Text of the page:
When the details of a secret that was never really a secret are revealed to an incredulous public, there are some punters with attention deficit who will be genuinely surprised and others, with something of an alternative agenda, who will feign shock and outrage to further their own political ambition. The two worst-kept Westminster secrets latterly revealed occurred on one mercifully slow news day. Firstly, Heathrow is to have a new runway and, secondly, the current Transport Secretary Chris Grayling has finally exposed himself as being a totally irredeemable half-wit. Who on Earth spotted that one coming? (more…)
October 26, 2016
October 18, 2016
As the sublimely wonderful Stevie Wonder so eloquently pointed out, if you believe in things that you don`t understand; you suffer – superstition ain`t the way. It is a distinct possibility that what separates religion from superstition is the comparative definition of faith and idiocy but when politics, the economy and policies ranging from health, education and immigration seem to be pulled from magic hats by black cats and chimney sweeps, tarot readings and the most transparent of crystal balls now pass for governance.
The French, during what became known as la belle époque between the Franco Prussian War and the First World War, invented a delightful compromise between religion and superstition by creating a new and lucrative career. Realising that 13 sitting down to dinner would result in terrible bad luck because that was the number taking part in the last supper, professional dinner party guests could be employed to make up the 14. Known as “Quatorzièmes”, these witty raconteurs could expect free food and drink in exchange for some outrageous banter the more scandalous and questionable the better. Inadvertently, the early “Quatorzièmes” paved the way for 21st century politicians and professional controversialist to make money and expect free food and drink by spreading outrageous, scandalous and questionable banter. (more…)
October 14, 2016
In an incredibly uncertain world populated by tyrants, dictators, ne`er do wells and various other foreigners, it took a mere 90 days for the Secretary of State for Foreign and Commonwealth Affairs to present himself at the House of Commons in order to perform his new front bench role. Given that his almost Cistercian vow of silence following his appointment is entirely out of character, Boris Johnson did not need to be dragged kicking and screaming to front a much needed parliamentary debate concerning the ongoing crimes against humanity being committed across Syria and in particular in Aleppo. (more…)
October 10, 2016
To openly gloat over the misfortunes of others, even if they happen to be the most unpleasant, hate-filled, narcissistic attention seekers to ever pollute political debate, is not big and not clever. However, when dubious politicians display their “man of the people” credentials by softening the mood with some whacky stunt, the nation and indeed the world should applaud them for giving us all a right old laugh.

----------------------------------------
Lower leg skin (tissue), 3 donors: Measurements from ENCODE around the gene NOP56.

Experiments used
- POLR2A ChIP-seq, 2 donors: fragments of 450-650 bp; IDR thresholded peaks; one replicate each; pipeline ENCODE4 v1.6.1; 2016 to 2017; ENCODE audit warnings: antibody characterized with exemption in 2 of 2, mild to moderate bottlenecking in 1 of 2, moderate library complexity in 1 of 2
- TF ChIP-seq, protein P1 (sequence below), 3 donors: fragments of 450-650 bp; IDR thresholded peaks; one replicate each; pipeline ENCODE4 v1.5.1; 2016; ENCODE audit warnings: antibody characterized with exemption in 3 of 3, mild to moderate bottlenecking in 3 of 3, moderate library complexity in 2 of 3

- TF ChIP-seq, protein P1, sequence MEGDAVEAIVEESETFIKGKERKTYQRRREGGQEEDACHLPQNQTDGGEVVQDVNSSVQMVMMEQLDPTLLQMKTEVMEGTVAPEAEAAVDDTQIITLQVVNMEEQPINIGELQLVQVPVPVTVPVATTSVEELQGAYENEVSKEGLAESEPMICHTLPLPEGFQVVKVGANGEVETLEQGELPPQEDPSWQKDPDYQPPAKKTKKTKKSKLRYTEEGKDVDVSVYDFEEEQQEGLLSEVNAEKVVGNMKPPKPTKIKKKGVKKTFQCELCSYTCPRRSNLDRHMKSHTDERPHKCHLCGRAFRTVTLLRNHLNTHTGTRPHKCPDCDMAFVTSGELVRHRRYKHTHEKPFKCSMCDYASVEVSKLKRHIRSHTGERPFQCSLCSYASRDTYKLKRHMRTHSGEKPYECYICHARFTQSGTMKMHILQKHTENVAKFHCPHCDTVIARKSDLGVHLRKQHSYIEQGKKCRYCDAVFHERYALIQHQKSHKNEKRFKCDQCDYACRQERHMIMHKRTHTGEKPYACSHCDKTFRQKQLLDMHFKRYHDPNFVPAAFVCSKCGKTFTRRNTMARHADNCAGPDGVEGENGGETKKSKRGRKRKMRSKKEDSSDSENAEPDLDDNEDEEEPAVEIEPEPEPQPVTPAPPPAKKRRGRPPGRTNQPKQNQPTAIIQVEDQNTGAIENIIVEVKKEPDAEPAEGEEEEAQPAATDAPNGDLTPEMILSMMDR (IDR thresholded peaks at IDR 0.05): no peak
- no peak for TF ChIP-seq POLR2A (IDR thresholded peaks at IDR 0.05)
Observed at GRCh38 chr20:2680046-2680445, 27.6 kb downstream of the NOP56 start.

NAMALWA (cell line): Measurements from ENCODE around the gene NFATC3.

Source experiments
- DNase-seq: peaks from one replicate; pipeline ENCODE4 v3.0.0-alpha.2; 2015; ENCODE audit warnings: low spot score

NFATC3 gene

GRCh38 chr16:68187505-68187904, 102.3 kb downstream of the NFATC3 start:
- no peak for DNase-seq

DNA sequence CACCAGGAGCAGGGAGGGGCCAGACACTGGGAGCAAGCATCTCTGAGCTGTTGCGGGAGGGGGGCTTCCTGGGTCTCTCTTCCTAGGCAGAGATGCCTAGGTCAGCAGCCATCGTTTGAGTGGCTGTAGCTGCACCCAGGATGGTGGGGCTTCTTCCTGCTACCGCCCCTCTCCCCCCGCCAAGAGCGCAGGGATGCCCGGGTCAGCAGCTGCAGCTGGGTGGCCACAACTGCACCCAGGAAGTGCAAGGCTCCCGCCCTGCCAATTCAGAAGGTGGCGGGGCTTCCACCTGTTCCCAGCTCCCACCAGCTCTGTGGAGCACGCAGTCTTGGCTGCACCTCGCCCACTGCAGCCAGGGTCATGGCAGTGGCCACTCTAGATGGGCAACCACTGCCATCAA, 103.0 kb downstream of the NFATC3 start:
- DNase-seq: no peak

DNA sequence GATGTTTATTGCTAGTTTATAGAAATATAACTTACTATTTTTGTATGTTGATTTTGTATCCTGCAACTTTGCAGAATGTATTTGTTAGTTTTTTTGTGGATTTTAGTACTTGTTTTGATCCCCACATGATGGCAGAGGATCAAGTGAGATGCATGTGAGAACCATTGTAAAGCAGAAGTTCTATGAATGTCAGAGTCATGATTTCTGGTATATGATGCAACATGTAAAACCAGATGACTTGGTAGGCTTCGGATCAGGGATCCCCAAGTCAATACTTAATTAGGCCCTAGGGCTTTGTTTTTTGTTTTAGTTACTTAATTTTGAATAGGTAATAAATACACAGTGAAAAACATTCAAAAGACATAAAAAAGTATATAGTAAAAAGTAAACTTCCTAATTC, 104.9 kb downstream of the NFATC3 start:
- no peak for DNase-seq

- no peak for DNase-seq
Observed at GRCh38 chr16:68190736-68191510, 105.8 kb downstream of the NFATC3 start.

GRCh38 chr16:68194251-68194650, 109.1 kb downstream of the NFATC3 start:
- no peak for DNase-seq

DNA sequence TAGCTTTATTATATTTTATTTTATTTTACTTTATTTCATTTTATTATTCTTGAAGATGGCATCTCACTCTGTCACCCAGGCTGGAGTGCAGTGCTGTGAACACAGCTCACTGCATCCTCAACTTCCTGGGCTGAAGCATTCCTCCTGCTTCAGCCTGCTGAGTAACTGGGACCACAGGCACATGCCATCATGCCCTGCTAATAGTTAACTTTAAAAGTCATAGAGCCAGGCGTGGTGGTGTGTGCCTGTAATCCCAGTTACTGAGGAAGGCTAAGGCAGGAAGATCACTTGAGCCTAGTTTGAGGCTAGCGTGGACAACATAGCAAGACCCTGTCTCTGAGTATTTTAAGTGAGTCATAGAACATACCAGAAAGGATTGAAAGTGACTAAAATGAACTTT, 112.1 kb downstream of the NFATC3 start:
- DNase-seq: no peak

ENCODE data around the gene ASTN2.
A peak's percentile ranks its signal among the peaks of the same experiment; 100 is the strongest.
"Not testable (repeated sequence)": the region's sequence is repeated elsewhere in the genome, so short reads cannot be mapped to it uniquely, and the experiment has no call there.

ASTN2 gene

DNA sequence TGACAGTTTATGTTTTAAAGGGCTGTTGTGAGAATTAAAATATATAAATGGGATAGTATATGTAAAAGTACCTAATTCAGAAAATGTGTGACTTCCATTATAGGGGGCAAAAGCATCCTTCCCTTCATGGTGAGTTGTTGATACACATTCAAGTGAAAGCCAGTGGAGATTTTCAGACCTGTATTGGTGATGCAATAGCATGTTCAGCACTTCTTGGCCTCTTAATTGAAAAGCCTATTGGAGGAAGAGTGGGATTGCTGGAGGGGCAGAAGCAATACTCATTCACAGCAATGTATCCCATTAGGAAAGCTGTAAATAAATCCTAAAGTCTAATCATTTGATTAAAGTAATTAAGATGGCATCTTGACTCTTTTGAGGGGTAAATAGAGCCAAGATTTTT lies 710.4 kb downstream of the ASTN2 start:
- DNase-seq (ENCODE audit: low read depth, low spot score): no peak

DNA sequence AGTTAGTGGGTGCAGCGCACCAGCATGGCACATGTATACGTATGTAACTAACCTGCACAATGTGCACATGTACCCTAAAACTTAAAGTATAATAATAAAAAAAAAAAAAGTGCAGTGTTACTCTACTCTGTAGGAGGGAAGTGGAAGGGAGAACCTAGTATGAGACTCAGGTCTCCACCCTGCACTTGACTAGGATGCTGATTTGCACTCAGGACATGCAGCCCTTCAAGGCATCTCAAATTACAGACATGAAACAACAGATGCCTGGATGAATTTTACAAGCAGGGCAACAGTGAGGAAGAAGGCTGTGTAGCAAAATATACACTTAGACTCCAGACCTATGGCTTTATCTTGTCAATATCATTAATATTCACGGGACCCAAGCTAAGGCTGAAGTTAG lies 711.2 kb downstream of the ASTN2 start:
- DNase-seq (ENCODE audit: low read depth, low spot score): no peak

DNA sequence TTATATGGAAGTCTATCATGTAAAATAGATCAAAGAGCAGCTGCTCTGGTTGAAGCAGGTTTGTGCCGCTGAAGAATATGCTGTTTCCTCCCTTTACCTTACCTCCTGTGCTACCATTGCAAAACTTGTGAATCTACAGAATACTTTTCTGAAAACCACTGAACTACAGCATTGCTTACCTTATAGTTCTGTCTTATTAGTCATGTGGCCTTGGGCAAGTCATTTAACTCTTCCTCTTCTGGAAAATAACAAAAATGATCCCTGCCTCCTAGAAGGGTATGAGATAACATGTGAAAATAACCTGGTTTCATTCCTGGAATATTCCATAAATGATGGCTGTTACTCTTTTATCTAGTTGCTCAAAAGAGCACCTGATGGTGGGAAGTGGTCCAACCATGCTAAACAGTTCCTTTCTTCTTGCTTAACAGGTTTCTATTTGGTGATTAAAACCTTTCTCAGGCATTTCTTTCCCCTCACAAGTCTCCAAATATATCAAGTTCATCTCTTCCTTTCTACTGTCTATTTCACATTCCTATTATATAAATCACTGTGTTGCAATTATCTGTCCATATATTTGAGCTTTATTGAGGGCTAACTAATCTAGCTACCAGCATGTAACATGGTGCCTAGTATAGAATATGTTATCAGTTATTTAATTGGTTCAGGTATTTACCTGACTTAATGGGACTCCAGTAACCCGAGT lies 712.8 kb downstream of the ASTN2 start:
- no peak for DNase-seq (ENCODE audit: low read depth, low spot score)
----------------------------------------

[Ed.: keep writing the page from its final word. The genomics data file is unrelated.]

So, after adopting a serious face to sincerely hope that UKIP MEP Steven Woolf makes a full recovery, we should give him a heartfelt slap on the back for being part of the funniest public punch-up since Monty Python`s fish slapping dance. We should also thank Boris Johnson for giving us an image of him gagged and bound to a chair in a locked basement somewhere in the vicinity of Whitehall to prevent him from cracking anymore jokes. Gratitude is also owed to Nigel Farage, who, after having his only policy nicked from under his nose, continues to amuse as his party falls apart amid handbag fights. But at top of the tree, lobbing comedy faecal nuggets with definitely not gay abandon sits one Donald Trump. (more…)
September 30, 2016
There was a time when hard work, integrity, honesty, diligence and morality were considered as rewards in themselves for any duty, task or employment but in an age when hypocrisy and negligence are essential requirements on the job description for public office, exemption from scrutiny and responsibility are as important as financial rewards. It would seem that dismissal, either fair or unfair, is unthinkable. Resignation from any post as a result of malpractice, maladministration or malfeasance is now a half-forgotten relic of some bygone age. Corruption can expect to be ignored, incompetence attracts reward and being caught red handed on the fiddle can be explained away as a simple human error.
With an elite now in a constant state of denial regarding culpability and trust, it comes as no surprise to find a bang to rights bent England football manager offering “entrapment” as a defence against being greedy, stupid and corrupt. Mercifully, he parts company amicably with a meagre pay off of one million after one game. Similarly, we discover that the world`s best cyclist suffers from asthma (more…)